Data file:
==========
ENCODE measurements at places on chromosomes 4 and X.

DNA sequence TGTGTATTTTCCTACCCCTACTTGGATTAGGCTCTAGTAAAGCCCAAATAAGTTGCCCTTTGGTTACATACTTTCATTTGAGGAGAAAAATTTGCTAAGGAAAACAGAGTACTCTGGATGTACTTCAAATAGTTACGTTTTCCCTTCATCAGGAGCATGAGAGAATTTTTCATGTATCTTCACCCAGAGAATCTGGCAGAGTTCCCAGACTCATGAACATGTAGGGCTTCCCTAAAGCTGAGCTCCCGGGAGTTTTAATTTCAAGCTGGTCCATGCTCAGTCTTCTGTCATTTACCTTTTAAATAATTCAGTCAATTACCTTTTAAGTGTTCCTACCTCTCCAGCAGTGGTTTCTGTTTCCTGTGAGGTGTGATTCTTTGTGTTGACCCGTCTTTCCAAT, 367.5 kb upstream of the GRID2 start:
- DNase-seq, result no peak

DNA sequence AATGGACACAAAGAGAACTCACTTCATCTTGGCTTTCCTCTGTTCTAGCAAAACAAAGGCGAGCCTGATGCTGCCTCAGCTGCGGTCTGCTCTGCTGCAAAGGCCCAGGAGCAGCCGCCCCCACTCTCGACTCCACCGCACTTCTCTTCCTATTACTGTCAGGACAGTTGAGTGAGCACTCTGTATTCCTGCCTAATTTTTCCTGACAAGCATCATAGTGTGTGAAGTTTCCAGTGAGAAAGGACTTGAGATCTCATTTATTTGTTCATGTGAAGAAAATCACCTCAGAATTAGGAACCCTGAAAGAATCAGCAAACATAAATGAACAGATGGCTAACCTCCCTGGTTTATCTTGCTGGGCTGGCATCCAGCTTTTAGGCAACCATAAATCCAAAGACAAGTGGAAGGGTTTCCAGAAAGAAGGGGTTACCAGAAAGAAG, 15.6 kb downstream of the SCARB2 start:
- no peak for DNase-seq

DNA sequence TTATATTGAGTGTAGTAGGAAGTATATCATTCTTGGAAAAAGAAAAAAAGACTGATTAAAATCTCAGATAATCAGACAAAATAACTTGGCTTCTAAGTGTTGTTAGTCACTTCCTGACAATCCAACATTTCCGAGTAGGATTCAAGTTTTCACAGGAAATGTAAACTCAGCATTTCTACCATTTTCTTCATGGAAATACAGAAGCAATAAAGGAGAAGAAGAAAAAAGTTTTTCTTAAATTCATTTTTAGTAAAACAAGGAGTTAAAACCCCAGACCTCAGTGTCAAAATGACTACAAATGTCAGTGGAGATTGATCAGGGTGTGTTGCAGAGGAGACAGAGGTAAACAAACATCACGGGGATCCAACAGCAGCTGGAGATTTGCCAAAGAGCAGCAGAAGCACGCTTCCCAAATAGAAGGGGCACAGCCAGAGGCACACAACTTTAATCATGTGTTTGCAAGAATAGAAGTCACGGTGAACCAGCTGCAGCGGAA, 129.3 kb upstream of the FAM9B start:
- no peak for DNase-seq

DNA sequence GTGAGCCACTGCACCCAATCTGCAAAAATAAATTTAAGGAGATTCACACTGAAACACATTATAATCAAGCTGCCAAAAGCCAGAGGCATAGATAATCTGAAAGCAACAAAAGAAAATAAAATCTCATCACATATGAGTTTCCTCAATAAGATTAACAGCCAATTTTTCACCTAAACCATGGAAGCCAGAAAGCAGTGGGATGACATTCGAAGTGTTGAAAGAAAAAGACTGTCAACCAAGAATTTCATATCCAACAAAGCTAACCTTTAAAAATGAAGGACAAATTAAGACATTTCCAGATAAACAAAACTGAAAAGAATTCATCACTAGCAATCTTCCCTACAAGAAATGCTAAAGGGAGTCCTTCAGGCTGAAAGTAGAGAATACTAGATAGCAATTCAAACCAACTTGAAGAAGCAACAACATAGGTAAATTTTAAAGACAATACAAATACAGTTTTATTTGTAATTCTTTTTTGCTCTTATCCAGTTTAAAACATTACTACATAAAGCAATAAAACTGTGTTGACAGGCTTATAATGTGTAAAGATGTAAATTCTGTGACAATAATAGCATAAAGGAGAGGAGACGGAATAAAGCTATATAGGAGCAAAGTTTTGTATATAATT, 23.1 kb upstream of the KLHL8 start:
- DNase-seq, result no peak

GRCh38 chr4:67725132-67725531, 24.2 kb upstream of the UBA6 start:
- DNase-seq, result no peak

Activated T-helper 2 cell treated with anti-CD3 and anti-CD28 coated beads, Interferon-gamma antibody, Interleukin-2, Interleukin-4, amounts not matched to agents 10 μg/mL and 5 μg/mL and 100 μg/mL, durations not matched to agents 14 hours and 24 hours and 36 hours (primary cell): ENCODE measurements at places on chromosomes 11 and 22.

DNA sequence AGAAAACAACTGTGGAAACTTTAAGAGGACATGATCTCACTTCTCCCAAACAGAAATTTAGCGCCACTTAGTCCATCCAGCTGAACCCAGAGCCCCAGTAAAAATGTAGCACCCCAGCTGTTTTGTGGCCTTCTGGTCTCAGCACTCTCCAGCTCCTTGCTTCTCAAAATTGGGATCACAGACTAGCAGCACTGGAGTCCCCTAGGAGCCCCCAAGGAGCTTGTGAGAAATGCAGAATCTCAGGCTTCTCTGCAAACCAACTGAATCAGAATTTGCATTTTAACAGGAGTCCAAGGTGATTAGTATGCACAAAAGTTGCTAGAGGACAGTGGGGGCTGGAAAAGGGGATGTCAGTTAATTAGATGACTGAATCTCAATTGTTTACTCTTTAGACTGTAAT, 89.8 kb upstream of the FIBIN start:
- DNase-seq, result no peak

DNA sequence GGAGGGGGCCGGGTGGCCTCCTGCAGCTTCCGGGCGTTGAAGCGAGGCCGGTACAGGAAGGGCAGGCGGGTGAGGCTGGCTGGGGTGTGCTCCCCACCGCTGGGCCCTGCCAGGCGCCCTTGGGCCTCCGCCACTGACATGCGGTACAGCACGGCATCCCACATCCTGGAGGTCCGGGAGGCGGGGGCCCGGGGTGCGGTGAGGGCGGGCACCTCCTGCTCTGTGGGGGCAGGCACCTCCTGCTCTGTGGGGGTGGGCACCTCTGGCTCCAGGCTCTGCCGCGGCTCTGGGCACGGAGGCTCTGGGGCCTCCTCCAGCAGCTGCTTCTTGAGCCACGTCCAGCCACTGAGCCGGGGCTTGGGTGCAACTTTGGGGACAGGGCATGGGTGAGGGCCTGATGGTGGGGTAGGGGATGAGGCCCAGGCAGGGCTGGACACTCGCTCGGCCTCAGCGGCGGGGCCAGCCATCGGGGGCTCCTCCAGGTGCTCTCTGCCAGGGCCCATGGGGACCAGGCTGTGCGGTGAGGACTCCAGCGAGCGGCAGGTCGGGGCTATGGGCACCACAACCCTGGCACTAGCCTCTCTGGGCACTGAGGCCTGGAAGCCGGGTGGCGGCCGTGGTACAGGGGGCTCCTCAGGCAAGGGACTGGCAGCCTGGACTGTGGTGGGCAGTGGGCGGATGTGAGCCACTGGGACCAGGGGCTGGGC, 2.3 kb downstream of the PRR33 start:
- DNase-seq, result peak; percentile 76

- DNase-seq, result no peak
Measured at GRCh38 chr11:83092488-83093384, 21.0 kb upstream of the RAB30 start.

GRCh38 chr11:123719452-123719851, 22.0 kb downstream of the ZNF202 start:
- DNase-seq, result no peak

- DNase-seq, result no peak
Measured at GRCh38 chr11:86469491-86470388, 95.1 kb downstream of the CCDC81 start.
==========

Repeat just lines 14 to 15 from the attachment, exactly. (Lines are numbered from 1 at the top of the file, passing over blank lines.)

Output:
- DNase-seq, result no peak

DNA sequence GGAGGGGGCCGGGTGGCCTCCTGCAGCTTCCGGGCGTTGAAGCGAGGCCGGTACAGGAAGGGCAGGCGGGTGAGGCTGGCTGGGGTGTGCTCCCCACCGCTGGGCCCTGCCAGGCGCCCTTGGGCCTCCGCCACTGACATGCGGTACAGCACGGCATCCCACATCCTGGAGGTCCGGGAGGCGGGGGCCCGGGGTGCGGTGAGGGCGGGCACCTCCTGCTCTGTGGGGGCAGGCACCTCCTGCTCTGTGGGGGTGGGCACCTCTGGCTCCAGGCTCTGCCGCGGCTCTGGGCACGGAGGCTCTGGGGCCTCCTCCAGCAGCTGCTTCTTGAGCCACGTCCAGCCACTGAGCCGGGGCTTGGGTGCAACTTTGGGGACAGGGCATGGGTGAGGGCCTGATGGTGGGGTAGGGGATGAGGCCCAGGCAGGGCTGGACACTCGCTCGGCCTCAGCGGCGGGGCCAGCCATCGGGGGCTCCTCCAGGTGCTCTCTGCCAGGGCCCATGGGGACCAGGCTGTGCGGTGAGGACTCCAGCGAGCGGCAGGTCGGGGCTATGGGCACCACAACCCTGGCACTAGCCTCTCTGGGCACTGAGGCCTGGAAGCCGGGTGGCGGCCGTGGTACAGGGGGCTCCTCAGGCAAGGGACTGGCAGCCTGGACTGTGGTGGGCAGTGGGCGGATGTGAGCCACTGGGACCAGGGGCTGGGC, 2.3 kb downstream of the PRR33 start: